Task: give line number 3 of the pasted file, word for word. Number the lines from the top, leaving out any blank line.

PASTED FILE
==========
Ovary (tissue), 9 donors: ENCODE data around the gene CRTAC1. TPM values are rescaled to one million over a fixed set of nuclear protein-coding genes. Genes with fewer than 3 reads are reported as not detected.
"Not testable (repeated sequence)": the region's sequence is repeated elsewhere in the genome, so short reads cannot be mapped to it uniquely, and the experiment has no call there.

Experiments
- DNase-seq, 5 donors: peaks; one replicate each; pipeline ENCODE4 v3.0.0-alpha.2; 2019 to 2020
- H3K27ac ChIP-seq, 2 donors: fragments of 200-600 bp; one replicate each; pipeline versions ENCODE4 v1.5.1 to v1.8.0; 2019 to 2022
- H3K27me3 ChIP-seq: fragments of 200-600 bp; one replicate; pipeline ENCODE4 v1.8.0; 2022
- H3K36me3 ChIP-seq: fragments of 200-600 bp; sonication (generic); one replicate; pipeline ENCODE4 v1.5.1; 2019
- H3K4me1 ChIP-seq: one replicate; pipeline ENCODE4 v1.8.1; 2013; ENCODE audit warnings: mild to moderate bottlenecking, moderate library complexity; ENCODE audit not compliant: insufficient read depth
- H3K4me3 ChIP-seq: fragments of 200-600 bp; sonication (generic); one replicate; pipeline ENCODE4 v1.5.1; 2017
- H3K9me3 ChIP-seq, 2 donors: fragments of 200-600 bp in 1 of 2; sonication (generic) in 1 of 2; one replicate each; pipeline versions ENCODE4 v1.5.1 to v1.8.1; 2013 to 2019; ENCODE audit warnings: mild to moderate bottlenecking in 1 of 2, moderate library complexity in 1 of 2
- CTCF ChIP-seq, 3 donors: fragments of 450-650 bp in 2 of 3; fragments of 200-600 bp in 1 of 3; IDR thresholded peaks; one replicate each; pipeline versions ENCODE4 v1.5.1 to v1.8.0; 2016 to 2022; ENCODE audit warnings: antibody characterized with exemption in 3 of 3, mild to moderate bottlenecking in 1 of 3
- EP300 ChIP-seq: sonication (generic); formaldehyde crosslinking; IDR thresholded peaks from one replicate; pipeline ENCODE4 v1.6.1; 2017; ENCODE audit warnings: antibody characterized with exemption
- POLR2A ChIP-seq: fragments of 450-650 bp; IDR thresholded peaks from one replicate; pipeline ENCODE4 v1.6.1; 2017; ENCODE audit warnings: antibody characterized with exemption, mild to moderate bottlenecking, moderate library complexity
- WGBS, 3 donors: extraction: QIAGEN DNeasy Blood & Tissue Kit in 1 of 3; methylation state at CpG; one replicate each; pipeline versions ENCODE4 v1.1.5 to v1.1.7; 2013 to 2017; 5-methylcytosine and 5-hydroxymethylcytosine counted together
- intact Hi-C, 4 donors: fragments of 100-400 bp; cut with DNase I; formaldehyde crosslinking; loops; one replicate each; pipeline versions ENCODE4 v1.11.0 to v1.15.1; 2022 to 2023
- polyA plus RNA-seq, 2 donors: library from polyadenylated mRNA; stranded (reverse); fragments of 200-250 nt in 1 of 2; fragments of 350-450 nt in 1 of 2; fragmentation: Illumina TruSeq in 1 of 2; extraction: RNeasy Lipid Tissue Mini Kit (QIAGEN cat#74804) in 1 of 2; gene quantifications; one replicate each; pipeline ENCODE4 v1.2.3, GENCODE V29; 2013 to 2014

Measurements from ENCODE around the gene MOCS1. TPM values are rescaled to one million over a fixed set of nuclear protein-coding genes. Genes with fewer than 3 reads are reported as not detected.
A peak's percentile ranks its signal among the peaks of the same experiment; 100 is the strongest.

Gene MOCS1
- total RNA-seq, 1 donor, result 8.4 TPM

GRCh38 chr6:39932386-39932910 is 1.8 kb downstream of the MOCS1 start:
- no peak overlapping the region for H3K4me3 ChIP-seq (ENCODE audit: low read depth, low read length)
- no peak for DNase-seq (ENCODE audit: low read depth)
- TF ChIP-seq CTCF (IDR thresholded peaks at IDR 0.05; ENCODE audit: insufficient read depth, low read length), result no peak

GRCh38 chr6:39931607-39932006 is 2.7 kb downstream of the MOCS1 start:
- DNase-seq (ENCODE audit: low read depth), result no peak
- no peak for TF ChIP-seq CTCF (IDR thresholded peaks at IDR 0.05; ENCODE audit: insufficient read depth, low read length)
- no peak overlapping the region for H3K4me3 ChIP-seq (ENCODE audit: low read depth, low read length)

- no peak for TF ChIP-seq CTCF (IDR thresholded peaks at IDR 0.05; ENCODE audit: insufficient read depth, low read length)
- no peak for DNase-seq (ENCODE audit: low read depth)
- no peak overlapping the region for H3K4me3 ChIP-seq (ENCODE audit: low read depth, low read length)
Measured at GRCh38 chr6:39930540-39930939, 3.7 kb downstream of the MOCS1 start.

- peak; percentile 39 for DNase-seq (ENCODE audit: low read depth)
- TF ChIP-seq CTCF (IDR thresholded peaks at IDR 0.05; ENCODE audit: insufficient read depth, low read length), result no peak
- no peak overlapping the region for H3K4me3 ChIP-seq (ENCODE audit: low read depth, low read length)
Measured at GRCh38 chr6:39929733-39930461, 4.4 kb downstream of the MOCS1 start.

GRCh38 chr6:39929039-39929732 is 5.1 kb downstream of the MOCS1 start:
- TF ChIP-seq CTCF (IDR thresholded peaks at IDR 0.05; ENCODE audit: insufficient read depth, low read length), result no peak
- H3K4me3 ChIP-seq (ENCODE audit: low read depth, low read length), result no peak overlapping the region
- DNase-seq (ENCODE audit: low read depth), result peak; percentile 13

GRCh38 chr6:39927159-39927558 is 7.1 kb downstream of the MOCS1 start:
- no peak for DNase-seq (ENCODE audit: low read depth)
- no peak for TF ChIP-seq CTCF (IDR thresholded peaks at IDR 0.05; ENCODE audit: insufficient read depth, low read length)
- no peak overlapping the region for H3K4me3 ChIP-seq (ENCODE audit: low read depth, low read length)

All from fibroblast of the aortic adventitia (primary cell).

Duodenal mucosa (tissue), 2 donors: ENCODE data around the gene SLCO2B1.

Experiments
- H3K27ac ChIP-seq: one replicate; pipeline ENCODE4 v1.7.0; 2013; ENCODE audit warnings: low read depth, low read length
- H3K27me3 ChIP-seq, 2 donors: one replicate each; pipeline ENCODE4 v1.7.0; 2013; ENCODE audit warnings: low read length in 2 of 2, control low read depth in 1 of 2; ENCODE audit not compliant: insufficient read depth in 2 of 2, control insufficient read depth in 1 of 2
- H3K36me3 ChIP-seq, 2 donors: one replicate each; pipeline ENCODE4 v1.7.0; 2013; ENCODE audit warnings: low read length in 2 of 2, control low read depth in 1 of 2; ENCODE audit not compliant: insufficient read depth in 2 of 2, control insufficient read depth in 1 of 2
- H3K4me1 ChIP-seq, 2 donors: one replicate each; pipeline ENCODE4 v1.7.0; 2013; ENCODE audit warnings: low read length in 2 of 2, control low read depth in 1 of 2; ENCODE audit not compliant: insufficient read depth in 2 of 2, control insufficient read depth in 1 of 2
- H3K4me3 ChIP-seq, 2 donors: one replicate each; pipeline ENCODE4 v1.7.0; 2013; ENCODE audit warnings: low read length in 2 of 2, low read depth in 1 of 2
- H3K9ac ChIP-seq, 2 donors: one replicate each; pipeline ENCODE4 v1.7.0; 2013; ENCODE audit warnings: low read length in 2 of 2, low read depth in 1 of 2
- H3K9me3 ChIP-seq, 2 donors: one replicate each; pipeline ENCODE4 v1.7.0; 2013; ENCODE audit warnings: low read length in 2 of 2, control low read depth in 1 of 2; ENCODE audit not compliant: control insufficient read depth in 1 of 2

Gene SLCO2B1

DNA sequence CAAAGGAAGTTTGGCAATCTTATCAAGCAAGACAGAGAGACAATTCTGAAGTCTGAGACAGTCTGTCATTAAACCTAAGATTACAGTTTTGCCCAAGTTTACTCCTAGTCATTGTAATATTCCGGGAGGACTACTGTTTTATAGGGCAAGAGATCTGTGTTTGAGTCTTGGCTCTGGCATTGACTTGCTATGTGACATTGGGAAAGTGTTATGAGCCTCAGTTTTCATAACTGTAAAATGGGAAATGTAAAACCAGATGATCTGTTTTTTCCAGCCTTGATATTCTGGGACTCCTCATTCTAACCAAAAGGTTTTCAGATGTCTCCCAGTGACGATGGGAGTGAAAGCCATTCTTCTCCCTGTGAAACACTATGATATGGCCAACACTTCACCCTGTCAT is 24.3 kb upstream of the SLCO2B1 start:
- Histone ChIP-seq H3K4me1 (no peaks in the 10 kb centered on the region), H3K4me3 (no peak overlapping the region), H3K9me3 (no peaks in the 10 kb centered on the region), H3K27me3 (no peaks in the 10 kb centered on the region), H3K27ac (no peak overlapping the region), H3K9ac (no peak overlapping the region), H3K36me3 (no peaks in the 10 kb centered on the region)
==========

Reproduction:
Experiments